Reserve all the awards for Abhishek Bachchan. No two opinions on that! His performance in GURU is world class and without doubt, a shade above his career-best work in YUVA. From a sharp teenager in Turkey to the biggest entrepreneur of the country, Abhishek handles the various shades this character demands with adroitness. He takes a giant leap with this film!
Aishwarya Rai too stuns you with a powerful performance. Known for her angelic looks all the while, the actor will make people sit up and notice the reservoirs of talent in GURU. Also, the chemistry between Abhishek and Aishwarya is electrifying. Mithun Chakraborty is in form after a long, long time. And it’s a pleasure to see the veteran deliver a natural performance from start to end.
Madhavan’s role could’ve been stronger, but he enacts it with élan. Vidya Balan too suffers due to a weak characterization, but makes up with a confident performance. Arya Babbar is first-rate in a brief role. The film has a number of characters, but the ones who register a strong impact are Roshan Seth, Manoj Tyagi and Sachin Khedekar.
On the whole, GURU is one of the finest films to come out of the Hindi film industry. At the box-office, its business will be excellent at the multiplexes as compared to the single screens. In fact, the business at the multiplexes [which are performing 12/14/18/20 shows a day] will be enough to make the film a success story in days to come. Strongly recommended, go for it!
Guru is the stuff of dreams, the fluff of escapism. It is cinema where protagonists succeed defying all odds and where young gophers in Shell tracksuits go on to address stadium-fulls of adoring shareholders. And, it comes complete with songs, thrown in with abrupt abandon.
Except, because this is Bollywood, we’ve seen it all before. Rags to riches tales abound in the unreal song-and-dance world our stars jiggle around in, and we have seen protagonists come from nowhere to become superheroes, just like we’ve seen them fight 81 gangsters armed with their mother’s blessings. Dare to dream, it announces proudly, but isn’t that the moral of pretty much every masala Bollywood pikchur?
Then again, Guru is a Mani Ratnam film. Which automatically ensures restraint and realism in the film and an almost hushed reverence in the audience. The film stops a few inches short of being a biopic, but the director bestows his character, Guru Kant Desai, with enough depth to make him feel as flesh-and-blood as you or me. Sure, there are enough superficial similarities with real life business icons, but the film (sadly?) isn’t about men who share a corporate logo uncannily similar to the hero, it’s about Guru. Period. And he’s quite the character.
Abhishek Bachchan plays the young Gujarati boy with stars in his eyes and an excessive urge to warm his pockets. After landing himself a job in Turkey (and cavorting with the supremely sexy Mallika Sherawat) he works his way up the corporate chain, before he decides he’s got to go into business for himself. ‘Bijness,’ Guru’d say. Deciding to marry his closest friend’s sister because of the dowry he can packet as his starting capital, our leading man strikes gold as he finds himself a dutiful, undeniably pretty wife in the bargain, played by Aishwarya Rai.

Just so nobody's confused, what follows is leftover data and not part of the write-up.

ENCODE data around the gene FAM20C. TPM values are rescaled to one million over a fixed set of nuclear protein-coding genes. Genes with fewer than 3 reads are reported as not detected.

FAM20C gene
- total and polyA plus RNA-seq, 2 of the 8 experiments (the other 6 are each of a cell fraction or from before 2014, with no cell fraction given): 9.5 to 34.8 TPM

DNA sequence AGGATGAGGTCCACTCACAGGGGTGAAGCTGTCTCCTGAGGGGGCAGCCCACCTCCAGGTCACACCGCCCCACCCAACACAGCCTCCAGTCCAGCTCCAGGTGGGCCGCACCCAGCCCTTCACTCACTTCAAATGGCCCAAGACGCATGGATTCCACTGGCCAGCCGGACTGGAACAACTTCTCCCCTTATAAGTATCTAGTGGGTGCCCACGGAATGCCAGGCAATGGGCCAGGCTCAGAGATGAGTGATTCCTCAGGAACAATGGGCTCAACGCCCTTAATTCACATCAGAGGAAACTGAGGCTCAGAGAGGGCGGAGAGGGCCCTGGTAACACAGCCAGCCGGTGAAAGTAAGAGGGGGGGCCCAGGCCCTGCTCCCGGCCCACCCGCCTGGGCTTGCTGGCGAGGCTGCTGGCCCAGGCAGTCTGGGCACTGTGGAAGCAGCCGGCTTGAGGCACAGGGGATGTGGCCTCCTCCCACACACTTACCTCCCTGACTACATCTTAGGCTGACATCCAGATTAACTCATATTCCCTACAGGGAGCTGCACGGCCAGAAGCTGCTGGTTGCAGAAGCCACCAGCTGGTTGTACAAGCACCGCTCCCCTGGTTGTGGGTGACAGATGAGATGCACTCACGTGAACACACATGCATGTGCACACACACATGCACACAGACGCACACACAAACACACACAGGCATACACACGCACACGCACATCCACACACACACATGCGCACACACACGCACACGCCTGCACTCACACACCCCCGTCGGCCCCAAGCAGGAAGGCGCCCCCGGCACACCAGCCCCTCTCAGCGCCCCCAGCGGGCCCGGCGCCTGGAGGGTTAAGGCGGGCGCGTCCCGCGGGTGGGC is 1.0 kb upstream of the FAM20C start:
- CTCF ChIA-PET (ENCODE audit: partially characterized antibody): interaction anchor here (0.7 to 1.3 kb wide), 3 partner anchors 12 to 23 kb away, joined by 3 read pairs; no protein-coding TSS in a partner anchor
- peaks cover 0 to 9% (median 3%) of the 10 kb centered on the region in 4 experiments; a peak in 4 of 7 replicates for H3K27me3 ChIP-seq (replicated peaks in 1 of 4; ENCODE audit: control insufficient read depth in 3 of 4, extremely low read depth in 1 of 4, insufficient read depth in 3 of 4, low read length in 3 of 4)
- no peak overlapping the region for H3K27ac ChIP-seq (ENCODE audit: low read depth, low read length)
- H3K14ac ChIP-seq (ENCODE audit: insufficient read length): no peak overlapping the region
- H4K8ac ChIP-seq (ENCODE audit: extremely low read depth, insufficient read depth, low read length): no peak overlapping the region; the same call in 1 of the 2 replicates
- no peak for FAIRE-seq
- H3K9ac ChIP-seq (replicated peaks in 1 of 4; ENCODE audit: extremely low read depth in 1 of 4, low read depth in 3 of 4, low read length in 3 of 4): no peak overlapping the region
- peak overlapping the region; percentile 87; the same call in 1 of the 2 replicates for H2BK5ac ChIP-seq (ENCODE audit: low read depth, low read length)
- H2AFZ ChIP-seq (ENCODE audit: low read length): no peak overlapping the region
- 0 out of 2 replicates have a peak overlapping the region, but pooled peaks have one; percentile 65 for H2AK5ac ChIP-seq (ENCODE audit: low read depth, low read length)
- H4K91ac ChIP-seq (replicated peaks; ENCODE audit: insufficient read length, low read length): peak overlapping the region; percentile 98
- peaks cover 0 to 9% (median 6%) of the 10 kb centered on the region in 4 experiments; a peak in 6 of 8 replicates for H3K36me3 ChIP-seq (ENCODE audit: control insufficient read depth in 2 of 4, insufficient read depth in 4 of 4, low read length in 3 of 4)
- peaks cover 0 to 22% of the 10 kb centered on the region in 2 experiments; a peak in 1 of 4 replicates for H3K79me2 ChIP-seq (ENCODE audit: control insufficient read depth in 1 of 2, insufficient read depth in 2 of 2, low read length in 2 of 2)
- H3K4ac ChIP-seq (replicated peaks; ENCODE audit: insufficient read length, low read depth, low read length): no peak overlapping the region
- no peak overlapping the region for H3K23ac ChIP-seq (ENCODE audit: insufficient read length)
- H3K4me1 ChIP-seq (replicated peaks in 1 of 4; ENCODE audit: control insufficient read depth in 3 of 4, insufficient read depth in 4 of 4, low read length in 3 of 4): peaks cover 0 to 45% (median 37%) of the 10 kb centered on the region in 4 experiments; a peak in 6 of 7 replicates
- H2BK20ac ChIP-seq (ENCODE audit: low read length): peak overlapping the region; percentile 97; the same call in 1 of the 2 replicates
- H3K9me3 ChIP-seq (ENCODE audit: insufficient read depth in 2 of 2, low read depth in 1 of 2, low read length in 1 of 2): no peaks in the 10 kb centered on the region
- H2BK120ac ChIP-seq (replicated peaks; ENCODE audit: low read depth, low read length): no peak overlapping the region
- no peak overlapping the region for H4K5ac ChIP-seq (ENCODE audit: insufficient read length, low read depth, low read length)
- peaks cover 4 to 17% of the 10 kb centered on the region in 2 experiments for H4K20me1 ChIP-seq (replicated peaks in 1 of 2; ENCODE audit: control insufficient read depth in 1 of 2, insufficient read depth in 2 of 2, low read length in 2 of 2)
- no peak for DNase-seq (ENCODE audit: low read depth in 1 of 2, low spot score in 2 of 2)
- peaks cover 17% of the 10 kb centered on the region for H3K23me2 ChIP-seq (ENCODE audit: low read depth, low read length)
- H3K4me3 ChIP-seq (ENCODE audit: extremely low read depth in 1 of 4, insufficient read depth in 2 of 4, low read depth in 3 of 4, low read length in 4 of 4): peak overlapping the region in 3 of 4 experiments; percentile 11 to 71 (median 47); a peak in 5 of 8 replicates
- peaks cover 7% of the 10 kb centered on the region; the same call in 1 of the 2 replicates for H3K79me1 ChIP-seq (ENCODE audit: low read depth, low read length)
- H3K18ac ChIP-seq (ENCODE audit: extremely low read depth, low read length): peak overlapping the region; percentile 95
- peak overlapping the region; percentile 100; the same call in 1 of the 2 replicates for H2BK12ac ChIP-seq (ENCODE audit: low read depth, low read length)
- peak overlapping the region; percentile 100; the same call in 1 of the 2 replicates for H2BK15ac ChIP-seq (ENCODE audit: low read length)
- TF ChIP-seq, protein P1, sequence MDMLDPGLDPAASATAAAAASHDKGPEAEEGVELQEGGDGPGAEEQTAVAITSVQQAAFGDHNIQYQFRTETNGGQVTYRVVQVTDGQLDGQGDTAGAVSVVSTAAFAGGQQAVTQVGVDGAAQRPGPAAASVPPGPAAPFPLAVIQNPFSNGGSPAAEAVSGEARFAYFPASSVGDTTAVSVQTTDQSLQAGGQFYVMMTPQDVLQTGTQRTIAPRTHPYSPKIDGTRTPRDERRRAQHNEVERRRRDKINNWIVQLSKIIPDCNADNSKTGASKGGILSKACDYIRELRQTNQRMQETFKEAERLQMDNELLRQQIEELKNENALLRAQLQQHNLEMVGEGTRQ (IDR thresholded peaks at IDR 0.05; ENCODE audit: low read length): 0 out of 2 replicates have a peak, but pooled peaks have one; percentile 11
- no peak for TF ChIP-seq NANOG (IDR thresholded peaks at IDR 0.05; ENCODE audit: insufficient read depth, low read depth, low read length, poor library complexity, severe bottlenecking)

Then comes his rise, with lots of happenstance. Strangely, Mani chooses not to dwell too much on his climb itself, preferring to show us bits of success interspersed with A R Rahman’s spectacular music — which, in this case, almost always overwhelms the film around it. So while we have young Guru seeing through a game of cups-and-balls at a Turkish fair and Guru ingeniously winning himself a crucial trading membership on the golf course, the incidents come at a slow clip, minus revelations or insight, with most of the action lying in Guru’s crisply-written dialogue, the hero speaking almost exclusively in punchlines.
And a rise so meteoric does indeed owe a tremendous debt to Miss Fortune. But the ambitious achievers, the ones out there trying to change the world around them while you’re reading this review, aren’t just lucky lads/lasses. They’re the ones leaving absolutely no stone unturned, denying refusal and perpetually keeping eyes peeled for opportunity to exploit. So when a furious, sun burnt Guru glares at a big building at Mumbai’s picturesque Marine Drive and happens to randomly run into the genial publisher of The Independent (Mithun Chakraborty) who happens to like people with a temper, the meeting is chance. The relationship that follows, is all Guru’s doing.
Guru is fuelled by a slew of strong performances. Abhishek Bachchan owns the movie, forcing audiences to sit up straight as it begins and making us laugh and applaud as he carries on.
Bachchan forces himself under the skin of the character, and from gait to accent, proves constantly credible. He’s impressive in every frame, as he ebulliently takes over an alien room by hopping onto a chair, or when he’s trying to be ever so slightly slimy, polishing his spectacles and showing off his smarminess. He thrusts his chest out in jubilation, manages a paunch to rival his pregnant wife’s, and can really, really hold his own (while channeling some of his dad’s glorious anger) during a soliloquy.
And then there’s his lady. Aishwarya Rai starts off cold, breaking into song a few minutes after Ms Sherawat has wowed the crowds, and despite her newfound penchant for very low-cut cholis, she doesn’t quite get you going. Until she reaches a railway station, as abandoned as in Dil Se, reads a Dear Jane letter from a spineless lover, and grits her teeth. This one’s a fiery character, solid of resolve and while she melts irresistibly for her husband, is not likely to take nonsense from anyone else.
Ash is disarmingly natural in the film, holding her own even in scenes where she’s crippled by a lack of dialogue. There is a spontaneous freedom to her, and this is arguably her finest performance, visible especially when she takes over the film’s climax.